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International Women's Day: Zeinab Hosseini-Doust and Azucena González GómezMarch 4, 2019

This year, McMaster Engineering is celebrating International Women's Day by honouring nine women who are supporting each other through mentoring relationships.

Azucena González Gómez, who completed her Chemical Engineering graduate degree under assistant professor Zeinab's Hosseini-Doust's supervision, returned to her alma mater to have a conversation with Zeinab about women supporting women in STEM, the power of believing in yourself and not settling. For anything.

Here's part of their conversation:

  Zeinab Hosseini-Doust.

Azucena: What has been the most rewarding part of mentoring female graduate students?

Zeinab: It takes me back to my own experience because I had a female mentor. I try to offer my own experience to students and what I wish I had more of. Kind of reliving the experience has been a very rewarding part, and also seeing your students grow. That's the best thing. Did you find having female mentors useful in grad school?

Azucena: I could ask questions I don't think I could've asked male mentors, for example, "When do you think is a good to plan for having a baby?" I see that you're able to handle these two things that in my mind are full-time jobs. It shows that it's possible. I read an article that said female mentors believe more in the capabilities of female students than male mentors. I enjoyed that you knew I was capable.

Zeinab: I don't want to downplay this; there are challenges in the environment and people's perception, but to me the most important and significant challenge for women in engineering and in academia is believing in ourselves. It's very much an internal battle. Once you believe in yourself and your abilities, you can face all of the challenges outside.

Azucena: Is there any advice you can give a young female engineer to believe more in herself?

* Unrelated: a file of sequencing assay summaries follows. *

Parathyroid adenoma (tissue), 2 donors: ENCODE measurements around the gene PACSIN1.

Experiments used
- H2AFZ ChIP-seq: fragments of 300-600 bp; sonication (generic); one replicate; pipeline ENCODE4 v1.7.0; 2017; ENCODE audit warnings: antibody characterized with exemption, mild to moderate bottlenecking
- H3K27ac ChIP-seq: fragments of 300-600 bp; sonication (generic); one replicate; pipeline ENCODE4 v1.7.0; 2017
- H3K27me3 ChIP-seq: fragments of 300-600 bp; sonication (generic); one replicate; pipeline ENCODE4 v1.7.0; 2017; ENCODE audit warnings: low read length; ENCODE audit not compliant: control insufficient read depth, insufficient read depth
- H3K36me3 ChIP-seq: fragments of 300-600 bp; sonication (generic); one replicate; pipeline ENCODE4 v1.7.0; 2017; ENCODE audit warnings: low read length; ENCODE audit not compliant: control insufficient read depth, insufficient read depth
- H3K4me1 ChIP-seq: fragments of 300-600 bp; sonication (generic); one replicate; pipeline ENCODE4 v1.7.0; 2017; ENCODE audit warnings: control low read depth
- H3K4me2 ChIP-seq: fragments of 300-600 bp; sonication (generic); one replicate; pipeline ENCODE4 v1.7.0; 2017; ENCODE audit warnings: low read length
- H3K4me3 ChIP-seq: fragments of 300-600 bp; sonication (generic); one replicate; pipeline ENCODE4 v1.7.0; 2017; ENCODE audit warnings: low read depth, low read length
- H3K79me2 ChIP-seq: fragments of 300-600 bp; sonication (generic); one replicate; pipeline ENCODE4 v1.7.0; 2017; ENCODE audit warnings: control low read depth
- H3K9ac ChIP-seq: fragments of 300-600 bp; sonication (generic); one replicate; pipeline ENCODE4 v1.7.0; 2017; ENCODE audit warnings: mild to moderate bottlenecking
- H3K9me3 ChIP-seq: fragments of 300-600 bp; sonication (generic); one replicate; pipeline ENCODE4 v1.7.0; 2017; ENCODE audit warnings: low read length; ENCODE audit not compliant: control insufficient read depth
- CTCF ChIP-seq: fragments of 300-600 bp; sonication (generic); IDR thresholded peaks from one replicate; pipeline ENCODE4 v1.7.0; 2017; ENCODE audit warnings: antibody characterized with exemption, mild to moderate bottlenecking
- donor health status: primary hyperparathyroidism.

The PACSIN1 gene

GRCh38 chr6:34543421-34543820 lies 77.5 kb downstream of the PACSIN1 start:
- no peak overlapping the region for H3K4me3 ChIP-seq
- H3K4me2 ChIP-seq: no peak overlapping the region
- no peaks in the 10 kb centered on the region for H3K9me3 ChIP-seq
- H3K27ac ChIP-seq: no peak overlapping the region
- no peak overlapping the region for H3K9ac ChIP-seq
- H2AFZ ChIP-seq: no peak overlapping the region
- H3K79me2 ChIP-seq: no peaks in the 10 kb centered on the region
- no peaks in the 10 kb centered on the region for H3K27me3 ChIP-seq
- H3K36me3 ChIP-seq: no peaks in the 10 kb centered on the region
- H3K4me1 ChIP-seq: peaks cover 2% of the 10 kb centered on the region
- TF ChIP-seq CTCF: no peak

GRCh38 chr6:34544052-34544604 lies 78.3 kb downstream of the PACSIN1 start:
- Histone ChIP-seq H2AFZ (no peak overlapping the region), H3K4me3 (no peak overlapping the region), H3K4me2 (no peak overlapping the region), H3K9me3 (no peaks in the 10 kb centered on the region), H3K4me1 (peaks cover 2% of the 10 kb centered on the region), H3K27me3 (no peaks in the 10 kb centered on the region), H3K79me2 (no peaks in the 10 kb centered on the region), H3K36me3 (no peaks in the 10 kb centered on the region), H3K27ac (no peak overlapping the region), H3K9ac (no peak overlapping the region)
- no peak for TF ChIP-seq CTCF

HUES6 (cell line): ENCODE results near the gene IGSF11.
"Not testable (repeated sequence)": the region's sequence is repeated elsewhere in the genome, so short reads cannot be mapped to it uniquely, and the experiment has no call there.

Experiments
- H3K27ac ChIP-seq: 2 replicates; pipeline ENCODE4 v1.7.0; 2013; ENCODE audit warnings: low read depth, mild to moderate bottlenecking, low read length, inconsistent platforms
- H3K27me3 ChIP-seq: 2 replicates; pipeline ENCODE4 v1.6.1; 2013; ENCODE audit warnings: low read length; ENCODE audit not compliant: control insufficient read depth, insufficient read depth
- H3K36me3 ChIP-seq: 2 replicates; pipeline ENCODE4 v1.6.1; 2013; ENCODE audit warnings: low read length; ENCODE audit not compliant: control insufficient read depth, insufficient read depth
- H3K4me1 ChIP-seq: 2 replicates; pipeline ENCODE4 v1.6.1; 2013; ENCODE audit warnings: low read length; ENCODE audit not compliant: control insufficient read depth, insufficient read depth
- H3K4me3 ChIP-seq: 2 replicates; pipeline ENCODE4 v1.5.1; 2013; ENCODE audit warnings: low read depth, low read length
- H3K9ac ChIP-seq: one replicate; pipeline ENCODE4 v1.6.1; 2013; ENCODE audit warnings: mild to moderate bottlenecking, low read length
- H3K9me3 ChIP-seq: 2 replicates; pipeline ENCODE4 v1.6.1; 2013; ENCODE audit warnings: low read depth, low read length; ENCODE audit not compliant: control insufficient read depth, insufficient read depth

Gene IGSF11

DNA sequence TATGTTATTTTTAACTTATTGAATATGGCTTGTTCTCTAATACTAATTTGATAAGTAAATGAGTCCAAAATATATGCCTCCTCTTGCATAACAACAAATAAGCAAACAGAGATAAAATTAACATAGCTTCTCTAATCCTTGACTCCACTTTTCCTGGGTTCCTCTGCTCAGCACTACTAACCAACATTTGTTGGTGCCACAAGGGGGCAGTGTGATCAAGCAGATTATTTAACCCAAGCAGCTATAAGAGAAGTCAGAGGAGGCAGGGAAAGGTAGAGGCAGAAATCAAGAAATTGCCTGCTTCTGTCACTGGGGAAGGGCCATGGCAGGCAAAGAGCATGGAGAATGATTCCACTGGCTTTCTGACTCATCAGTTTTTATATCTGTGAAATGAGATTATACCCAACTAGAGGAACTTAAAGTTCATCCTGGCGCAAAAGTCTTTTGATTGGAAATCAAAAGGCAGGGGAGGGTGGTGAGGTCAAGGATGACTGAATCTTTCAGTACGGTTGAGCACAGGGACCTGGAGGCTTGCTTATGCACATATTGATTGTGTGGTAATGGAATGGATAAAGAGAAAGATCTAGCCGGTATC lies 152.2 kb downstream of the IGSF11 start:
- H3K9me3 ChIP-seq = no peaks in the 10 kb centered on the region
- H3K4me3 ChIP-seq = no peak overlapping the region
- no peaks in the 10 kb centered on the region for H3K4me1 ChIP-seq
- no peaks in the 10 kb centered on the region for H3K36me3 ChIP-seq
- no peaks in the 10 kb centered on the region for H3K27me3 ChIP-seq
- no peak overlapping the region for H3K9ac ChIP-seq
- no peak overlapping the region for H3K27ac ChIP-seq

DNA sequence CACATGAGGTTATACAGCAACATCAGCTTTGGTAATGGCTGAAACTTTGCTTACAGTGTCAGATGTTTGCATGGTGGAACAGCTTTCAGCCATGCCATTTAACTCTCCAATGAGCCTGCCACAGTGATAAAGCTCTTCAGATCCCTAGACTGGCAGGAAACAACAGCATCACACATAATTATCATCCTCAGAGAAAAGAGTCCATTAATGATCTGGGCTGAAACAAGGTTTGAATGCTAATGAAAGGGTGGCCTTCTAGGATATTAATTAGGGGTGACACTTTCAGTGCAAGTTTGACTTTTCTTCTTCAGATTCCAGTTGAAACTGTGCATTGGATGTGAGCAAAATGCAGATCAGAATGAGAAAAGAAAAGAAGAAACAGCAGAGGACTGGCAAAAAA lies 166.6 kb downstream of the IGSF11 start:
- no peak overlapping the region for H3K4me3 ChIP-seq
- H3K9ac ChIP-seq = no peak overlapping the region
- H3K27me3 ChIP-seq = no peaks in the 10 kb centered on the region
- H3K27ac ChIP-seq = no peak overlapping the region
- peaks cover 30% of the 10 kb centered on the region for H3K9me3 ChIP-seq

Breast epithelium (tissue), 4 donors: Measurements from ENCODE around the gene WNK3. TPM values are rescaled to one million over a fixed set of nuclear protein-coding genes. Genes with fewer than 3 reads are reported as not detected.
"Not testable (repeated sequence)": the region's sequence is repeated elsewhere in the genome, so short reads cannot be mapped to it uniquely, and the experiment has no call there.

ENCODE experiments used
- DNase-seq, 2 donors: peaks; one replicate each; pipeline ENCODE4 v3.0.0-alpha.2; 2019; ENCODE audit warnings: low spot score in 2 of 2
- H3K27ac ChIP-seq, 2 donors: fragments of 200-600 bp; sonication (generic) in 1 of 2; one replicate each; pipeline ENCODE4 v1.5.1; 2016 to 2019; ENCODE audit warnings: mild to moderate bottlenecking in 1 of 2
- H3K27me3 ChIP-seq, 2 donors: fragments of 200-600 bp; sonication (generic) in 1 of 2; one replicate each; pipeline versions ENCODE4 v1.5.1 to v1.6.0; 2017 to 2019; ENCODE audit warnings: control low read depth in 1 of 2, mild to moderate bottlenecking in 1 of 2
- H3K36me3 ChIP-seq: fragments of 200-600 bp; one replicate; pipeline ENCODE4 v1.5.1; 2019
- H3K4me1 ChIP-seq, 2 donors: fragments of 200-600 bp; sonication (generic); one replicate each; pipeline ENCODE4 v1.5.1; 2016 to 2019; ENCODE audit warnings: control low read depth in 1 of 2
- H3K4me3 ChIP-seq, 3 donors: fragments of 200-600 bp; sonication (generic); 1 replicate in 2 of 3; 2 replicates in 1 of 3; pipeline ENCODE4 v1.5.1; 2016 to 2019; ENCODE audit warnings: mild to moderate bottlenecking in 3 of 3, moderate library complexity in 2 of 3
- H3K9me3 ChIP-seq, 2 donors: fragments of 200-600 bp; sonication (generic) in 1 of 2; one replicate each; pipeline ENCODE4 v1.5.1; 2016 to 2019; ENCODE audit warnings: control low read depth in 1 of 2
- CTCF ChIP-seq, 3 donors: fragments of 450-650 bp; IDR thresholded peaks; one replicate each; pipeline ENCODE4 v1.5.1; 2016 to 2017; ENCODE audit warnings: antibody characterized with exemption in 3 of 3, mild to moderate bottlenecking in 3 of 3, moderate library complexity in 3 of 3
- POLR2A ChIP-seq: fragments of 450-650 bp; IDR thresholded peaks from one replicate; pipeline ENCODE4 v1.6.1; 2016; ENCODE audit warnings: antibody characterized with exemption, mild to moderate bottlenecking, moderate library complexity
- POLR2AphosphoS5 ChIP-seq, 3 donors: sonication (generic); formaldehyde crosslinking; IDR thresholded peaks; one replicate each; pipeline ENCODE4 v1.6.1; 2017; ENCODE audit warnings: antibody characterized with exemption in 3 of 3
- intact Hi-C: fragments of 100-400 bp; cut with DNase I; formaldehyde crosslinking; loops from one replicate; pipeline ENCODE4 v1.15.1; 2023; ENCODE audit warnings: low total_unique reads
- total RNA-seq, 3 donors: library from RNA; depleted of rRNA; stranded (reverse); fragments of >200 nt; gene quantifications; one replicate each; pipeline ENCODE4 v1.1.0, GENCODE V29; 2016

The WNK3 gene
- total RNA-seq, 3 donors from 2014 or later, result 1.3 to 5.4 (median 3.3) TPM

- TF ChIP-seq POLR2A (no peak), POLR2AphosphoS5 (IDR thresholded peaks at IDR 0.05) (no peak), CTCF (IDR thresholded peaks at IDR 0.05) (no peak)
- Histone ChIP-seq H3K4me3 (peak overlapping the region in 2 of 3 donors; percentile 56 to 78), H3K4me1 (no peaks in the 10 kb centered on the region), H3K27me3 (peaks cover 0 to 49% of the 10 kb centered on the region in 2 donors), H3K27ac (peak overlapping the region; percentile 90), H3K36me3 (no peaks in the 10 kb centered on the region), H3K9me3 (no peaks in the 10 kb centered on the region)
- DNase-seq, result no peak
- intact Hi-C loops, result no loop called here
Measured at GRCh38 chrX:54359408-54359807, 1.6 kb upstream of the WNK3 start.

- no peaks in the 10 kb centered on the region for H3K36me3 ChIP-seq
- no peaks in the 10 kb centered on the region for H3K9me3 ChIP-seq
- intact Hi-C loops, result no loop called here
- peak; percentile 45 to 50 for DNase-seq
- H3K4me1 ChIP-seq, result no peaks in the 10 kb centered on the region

Zeinab: What I see a lot of in girls in engineering is that they tend to lose hope faster because you look at your colleagues and see that they're doing well and think, "Well, it looks so easy, but for me it's difficult." Everybody works hard to get to where they are, even if they make it look effortless. Don't be demoralized. Don't lose hope. Engineering is tough; there are times where you may feel like you can't go on, and everybody experiences that. When did you first know you were more attracted to engineering?

Azucena González Gómez.

Azucena: Whenever something was broken at home, my parents would give it to me to play with. Most of the times I would open it, close it back again, not change anything, and it would start working. I think my friends thought I was brilliant because I was fixing electronics, so maybe there. How do you want to see the field change in ten years?

Zeinab: I'd like to get rid of the borders between disciplines. I do a lot of microbiology and I find myself frequently having to explain to people why I'm doing microbiology when I'm not a microbiologist. I'm an engineer, but when it comes to research, you follow your curiosity. For women in engineering, not having these perceptions as to what you should and shouldn't do because of some arbitrary classification. Getting rid of molds is what I'd really like to see, and we've moving in the right direction, but I'd like to see those borders disappear. What does International Women's Day mean to you?

Azucena: Here in Canada, it's really nice because there's people from everywhere. We have good opportunities but it's also maybe a chance to look at countries where women don't have as good of opportunities as we do. Also, downplaying the molds that women have to be pretty, women have to be skinny, all these "have-to's." You have to be cute, you have to be nice. All these molds that you're forced into before you even know what you want in life. We have to break them so that women can be whatever, even if they want to be cute, but if they want to — not that they have to. What does International Women's Day mean to you?

Zeinab: To create opportunities for women and to attract more girls into STEM fields, it's not only girls we should be working on and at the university level — it has to start at a much younger age and be with boys and girls. There's something to be said about providing good role models for girls and women to follow. I wouldn't have been brave enough to choose this job if I didn't have good role models. I had role models that showed me that it's not just possible, but okay to work hard as a woman, it's okay to be ambitious, it's okay to follow your dreams. You don't have to settle for anything.